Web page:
Always remember that a Window character is a person, described with images and personality just like a real person. Even though there are a few dice and mechanics which the Window uses as storytelling tools, these are not what the character is about. It is considered improper and backwardsagainst the rules, in factfor you to describe your character in terms of dice, numbers, or other system-oriented terms.
"It is the actor's responsibility to play their role realistically."
The Second Precept is the Window's way of addressing the "balance" issue which other roleplaying systems provide with hit points, damage dice, and skill modifiers. Such rules are designed to distinctively limit the actors in certain situations, forcing them to be realistic. The Window does not use such rules: it is up to the actor to evaluate his character's situation and react accordingly.
One outgrowth of the Second Precept is the assumption that the actors are willing (and hopefully pleased) to properly roleplay the effects of physical and emotional stress. So if a character is shot, he acts like he's been shot: he doesn't go leaping from building to building or wrestling alligators, for exampleunless that makes sense in light of the story and his abilities.
Similarly, if a character is the victim of some severe emotional trauma they should be affected by it in the same way a real person would be.
Separate your knowledge and motivations from your character's. Superior stories can often be told if the actors are aware of things that their characters are not. Recognize this advantage for what it is, and stay conscious of what your character knows (and particularly what she doesn't know.)
Never forget that your character thinks like a real person with real emotional responses to the world around her. Seek out emotional scenes and get into them. Get sad, angry, despondent, loud, happy, frightened, worried, or intimidating as the story demands. Try to leave your own insecurities behind and stand boldly in the spotlight with every chance.
Always stay in character; it will make your role and the whole story come to life. Speak with your character's voice. Act on your character's beliefs. Dress in his clothes if it helps you get into the experience!
"A good story is the central goal."
This is a big idea, though a simple one. It starts with the realization that the actors and the Storyteller are all cooperating toward the same goal: entertainment. If everyone takes equal responsibility for the quality of the story then all will benefit when it really starts working.
There are times when a good actor will let go of their own ego and let the story take precedence over their character. There are times when a good Storyteller will allow the actors to narrate scenes. The days of rival camps delineated by a GM screen are over. Though obviously the Storyteller's vision is what creates the seeds of roleplaying, nothing much will grow without the actors' input. An open, out of character dialog about the direction of the story should be maintained so that the Storyteller knows what's working and what's not.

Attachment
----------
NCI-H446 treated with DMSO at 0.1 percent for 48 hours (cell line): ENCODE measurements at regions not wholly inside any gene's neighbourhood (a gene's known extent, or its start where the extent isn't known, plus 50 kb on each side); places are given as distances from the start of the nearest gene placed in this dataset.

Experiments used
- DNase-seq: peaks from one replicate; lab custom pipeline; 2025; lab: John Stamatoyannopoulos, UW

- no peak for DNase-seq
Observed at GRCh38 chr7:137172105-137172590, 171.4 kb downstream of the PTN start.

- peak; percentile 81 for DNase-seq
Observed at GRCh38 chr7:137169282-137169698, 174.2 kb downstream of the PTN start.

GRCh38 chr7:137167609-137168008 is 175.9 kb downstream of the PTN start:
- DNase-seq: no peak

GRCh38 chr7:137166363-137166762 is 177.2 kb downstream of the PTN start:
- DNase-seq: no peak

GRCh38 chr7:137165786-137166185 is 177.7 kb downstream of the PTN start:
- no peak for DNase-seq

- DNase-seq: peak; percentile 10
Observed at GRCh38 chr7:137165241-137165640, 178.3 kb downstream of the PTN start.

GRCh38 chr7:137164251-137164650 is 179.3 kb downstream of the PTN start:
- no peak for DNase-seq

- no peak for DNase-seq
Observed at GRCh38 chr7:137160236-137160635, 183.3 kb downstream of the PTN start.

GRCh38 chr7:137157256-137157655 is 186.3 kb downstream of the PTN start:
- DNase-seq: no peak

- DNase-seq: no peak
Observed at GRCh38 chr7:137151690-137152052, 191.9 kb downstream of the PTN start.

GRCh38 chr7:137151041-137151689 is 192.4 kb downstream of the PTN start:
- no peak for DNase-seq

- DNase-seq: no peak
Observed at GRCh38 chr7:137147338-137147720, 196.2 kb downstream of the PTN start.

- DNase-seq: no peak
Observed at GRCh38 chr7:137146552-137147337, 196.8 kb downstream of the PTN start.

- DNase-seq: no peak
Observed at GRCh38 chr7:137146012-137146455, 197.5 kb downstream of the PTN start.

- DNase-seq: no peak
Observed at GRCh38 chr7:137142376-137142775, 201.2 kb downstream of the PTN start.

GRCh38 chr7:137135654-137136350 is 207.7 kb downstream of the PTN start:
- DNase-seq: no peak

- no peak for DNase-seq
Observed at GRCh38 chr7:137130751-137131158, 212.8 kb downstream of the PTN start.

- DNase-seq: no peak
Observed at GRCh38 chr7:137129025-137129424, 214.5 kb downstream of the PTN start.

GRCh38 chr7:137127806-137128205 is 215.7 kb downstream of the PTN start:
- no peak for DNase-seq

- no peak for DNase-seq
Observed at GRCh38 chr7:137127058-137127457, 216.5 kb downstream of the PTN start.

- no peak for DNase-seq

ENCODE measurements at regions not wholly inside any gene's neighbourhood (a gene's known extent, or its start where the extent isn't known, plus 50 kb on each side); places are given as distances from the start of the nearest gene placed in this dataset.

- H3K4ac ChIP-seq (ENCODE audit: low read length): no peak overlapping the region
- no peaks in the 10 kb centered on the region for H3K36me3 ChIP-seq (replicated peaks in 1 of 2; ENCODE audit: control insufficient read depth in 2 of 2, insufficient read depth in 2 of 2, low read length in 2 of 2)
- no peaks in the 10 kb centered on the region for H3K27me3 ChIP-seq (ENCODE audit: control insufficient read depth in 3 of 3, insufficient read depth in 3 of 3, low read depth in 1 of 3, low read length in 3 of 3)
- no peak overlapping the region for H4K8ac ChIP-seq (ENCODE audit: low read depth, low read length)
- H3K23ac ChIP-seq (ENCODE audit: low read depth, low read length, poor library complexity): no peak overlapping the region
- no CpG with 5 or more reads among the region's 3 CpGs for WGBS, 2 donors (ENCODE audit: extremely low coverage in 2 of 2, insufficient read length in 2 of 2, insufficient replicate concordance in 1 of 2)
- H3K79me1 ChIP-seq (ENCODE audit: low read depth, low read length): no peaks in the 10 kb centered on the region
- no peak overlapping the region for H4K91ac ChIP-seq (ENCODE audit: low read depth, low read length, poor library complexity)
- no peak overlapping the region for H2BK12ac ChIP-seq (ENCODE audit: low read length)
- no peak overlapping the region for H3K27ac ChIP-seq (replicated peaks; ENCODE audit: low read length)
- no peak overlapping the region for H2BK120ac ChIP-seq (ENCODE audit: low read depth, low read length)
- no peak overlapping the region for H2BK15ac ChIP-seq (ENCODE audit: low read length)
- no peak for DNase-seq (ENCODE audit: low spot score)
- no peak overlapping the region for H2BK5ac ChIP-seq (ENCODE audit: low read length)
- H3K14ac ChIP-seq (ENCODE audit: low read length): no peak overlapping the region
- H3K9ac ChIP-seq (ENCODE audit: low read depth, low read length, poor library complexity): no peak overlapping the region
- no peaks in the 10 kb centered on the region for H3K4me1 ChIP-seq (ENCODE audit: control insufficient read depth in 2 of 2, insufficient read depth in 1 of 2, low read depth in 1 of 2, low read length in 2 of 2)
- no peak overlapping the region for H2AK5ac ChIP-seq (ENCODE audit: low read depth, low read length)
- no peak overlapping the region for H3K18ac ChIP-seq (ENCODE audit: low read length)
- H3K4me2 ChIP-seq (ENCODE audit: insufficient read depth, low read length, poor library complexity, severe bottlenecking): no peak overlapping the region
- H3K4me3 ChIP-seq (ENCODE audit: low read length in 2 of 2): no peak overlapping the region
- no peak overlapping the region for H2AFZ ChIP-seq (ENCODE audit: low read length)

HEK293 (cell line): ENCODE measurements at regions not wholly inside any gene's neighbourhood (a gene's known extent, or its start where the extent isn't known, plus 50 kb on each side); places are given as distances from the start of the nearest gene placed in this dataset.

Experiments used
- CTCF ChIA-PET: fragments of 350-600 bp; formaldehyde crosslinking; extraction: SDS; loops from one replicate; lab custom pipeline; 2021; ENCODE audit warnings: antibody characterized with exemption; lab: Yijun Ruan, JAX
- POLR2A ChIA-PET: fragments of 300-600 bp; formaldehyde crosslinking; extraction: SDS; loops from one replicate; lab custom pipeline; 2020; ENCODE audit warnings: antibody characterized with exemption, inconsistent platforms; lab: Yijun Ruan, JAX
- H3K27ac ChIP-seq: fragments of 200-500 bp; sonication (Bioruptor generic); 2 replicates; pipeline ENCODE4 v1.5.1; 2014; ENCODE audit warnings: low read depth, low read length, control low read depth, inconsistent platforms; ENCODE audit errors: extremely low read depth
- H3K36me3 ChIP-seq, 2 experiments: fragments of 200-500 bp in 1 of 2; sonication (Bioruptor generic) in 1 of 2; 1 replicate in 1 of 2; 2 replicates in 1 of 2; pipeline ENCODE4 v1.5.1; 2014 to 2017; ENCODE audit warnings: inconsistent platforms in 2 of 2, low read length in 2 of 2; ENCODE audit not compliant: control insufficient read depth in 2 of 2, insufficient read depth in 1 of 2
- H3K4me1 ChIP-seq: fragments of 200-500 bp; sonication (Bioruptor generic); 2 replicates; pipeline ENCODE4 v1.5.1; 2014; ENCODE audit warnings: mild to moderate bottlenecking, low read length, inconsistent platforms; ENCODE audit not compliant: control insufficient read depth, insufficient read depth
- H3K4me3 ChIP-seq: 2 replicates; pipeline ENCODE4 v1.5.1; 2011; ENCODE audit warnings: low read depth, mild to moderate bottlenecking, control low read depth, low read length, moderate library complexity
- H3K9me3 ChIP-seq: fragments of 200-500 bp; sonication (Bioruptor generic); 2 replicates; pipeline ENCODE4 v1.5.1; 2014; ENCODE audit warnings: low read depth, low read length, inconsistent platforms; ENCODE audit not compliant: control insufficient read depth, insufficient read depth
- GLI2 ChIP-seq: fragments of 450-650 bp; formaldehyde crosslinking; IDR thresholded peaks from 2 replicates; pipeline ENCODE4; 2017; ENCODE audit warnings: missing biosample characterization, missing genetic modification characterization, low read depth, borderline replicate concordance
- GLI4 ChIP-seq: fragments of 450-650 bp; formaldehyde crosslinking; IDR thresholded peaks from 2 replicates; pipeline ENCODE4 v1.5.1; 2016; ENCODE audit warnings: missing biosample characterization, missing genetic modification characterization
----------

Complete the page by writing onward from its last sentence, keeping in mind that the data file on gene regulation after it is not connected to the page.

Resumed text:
Strive for originality in all things. Your characters, their actions, and their contribution to the narrative are totally up to you to decide, and the essence of roleplaying is a creative one. Don't allow yourself to fall back on stereotypes, and remember that what you create when you sit down to roleplay is totally unique to you and your group of friends. The story you mutually envision should be your own.
The Window is a very simple system. You're about to learn how to use it. The first thing you need to see is an example character writeup. This is Royce Jenner, a typical character from a Victorian Horror setting. Take a moment to study Dr. Jenner's overview:
DR. ROYCE JENNER
Dr. Jenner is the director of an insane asylum in London,
and is well known for his books on the truth behind ghost sightings. He
believes rather solidly that ghosts are simply scale hallucinations
induced by improper diet and a misbalance of humors in the body. He
requested the Queen's appointment to these supernatural investigations to
test some of his theories.
Dr. Jenner is enormously stable and able to deal with most anything with class. He is constantly stroking at his beard, with a slight smile playing on his lips, betraying his pride in the truth of science and reason.
|<<||This first section is a (much shortened) summary of his background, from his birth in early Victorian London through his appointment to the Queen’s personal team of supernatural investigators. The final paragraph in this particular portion also gives you an idea of what his personality is like.|
Below average strength. (D20)
Average agility. (D12)
Pretty good health. (D10)
Impressive knowledge of the world. (D8)
Very high sanity. (D6)
Strong powers of perception. (D8)
Average luck. (D12)
|<<||Next comes Dr. Jenner's inherent traits, somewhat similar to what other systems call statistics. Instantly, you'll see that Dr. Jenner is not a particularly physical person, though he is perceptive and intelligent. He's not any luckier than the average person, but he is notably "sane," as he tends to be very good at rationalizing the world. Hopefully all of that is clear due to the descriptive adjectives that accompany each. Here you can see the First Precept at work.|
An expert psychologist. (D8)
A skilled medical doctor. (D10)
A former military man. (D20)
A respected writer. (D10)